Tag Archives: Food Photography

Strawberry Rhubarb Sorbet (photo + recipe)

Last summer my partner purchased a Kitchen Aid Ice Cream Attachment which we used last summer many times to create sorbet.  This summer, we are going to publish several of the recipes we’ve been using.  Most of the recipes we found in the Kitchen Aid book, which came with the Ice Cream Attachment.  However, the Strawberry Rhubarb recipe came from an LA Times blog post.

The recipe they posted:

Total time: 20 minutes, plus freezing time

Servings: Makes 1 1/2 quarts

Note: Adapted from David Lebovitz’s “The Perfect Scoop.” If your rhubarb stalks are more than an inch wide, slice them in half lengthwise.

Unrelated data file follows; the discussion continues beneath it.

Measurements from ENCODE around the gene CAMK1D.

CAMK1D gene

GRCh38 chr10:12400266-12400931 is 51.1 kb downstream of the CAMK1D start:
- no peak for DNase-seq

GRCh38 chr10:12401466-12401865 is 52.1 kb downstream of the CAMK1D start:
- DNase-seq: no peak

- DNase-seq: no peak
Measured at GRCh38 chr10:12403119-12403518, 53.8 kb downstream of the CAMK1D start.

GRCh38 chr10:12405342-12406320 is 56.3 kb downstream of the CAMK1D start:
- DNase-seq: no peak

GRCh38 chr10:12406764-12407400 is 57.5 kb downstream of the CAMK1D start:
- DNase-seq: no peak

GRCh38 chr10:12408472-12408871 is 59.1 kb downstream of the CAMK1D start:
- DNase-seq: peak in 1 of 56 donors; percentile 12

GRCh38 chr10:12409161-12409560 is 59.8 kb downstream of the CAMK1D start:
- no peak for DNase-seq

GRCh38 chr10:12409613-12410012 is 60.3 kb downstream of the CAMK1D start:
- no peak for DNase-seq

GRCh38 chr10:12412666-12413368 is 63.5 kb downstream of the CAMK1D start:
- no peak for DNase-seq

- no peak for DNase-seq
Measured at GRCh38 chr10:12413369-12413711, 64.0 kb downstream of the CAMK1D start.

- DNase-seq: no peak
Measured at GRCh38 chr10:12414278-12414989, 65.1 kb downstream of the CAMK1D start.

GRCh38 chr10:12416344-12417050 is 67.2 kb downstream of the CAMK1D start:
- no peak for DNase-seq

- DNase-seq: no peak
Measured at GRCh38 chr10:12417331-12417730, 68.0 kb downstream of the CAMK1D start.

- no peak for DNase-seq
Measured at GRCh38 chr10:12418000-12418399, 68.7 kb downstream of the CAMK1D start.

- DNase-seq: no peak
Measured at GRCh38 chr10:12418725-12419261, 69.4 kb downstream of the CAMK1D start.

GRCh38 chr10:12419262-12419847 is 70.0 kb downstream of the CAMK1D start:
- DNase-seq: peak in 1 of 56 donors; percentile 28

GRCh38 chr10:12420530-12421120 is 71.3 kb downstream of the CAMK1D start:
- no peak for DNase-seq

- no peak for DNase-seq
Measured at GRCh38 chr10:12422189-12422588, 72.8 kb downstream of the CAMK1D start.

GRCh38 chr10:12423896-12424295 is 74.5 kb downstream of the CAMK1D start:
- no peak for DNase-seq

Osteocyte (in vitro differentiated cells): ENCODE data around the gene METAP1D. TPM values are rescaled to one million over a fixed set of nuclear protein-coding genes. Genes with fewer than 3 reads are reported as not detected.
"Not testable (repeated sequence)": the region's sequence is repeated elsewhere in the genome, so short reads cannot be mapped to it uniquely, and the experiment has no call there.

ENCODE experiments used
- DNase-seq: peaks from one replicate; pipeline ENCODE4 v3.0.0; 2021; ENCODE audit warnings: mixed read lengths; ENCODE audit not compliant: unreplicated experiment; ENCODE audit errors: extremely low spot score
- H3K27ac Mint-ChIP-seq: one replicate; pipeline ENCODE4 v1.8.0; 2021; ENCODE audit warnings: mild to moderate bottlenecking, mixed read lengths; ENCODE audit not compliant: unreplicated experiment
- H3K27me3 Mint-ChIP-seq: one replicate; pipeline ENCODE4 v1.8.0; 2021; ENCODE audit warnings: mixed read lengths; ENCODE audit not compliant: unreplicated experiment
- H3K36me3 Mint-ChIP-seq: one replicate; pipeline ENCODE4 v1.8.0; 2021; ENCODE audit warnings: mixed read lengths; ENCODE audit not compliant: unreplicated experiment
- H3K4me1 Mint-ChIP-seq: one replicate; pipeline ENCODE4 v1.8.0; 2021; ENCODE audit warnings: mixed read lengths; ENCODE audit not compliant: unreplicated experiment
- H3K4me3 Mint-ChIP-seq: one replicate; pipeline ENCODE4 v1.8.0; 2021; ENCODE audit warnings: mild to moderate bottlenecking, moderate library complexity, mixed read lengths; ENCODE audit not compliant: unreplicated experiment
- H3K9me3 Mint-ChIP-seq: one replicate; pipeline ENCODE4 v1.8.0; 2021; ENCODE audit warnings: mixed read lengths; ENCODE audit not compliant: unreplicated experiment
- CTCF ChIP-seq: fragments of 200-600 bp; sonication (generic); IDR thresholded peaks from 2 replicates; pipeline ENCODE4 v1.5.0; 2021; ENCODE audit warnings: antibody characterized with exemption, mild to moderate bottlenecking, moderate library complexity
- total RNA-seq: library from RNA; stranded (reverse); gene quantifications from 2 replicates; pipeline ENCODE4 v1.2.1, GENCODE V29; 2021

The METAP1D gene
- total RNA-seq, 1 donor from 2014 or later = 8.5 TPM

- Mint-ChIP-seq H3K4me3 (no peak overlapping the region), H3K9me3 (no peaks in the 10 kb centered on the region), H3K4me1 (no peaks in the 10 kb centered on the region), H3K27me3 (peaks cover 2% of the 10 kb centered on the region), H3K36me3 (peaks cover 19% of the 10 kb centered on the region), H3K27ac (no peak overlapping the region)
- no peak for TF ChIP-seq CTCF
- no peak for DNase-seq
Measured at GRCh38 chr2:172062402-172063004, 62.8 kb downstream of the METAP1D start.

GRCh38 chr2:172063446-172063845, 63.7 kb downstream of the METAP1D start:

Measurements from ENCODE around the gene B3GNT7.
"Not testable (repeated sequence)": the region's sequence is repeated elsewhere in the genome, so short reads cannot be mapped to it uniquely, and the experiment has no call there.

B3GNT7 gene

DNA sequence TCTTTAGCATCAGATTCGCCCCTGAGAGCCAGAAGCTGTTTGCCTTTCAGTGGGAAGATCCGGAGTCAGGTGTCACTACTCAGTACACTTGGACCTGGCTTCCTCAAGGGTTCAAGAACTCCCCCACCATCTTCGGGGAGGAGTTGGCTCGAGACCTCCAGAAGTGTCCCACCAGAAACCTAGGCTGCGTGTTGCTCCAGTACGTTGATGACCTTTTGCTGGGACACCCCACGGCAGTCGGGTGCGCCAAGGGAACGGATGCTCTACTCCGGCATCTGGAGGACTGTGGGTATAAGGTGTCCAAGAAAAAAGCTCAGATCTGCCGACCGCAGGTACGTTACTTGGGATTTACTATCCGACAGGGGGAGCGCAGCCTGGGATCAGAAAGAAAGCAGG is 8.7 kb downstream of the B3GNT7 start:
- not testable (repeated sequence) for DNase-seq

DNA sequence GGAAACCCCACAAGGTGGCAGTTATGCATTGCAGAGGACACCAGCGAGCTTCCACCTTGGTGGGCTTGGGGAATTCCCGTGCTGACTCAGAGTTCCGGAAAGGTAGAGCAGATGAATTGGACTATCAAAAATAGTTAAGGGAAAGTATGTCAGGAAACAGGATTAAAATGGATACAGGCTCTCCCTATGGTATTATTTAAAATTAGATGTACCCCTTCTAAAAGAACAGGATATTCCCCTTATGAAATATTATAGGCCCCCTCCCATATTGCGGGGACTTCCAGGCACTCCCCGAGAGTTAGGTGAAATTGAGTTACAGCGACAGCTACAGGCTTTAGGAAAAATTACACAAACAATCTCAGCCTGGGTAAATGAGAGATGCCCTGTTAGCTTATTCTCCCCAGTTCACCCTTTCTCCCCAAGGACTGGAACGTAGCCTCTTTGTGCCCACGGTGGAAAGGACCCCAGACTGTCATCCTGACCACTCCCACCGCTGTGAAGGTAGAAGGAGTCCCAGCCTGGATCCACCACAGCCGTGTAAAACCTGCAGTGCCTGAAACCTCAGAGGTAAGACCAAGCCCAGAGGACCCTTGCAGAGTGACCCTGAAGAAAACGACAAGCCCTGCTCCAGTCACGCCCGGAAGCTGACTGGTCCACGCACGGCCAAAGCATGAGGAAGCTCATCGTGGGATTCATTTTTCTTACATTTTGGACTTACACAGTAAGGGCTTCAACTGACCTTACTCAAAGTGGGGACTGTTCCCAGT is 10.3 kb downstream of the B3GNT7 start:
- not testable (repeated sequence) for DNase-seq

3/4 pound rhubarb (5 or 6 thin stalks), trimmed

3/4 cup sugar

10 ounces fresh strawberries (about 1 1/2 cups)

1/2 teaspoon freshly squeezed lemon juice

1. Cut the rhubarb into half-inch pieces. In a medium, nonreactive saucepan, bring the rhubarb, two-thirds cup water and the sugar to a boil. Reduce the heat, cover and simmer until the rhubarb is tender and cooked through, about 5 minutes. Cool to room temperature.

2. Slice the strawberries and purée them in a blender or food processor with the cooked rhubarb mixture and lemon juice until smooth.

3. Chill the mixture thoroughly, then freeze in an ice cream maker according to the manufacturer’s instructions.

Credit:Recipe from http://www.latimes.com/features/la-fo-calcookrec9aapr09,0,3067664.story

For the two photographs, first is the shot of the sorbet itself.

This shot was taken with a Canon t1i, 50mm 1.4f lens, and a Canon 580 EXii speedlite.  The shot was edited in Lightroom 3.0.  The shot was taken at ISO 200, f2.2, at 1/200th of a second.  The flash has a Gary Fong Collapsable Lightsphere diffuser on it. I was also using a reflector and direct overhead light.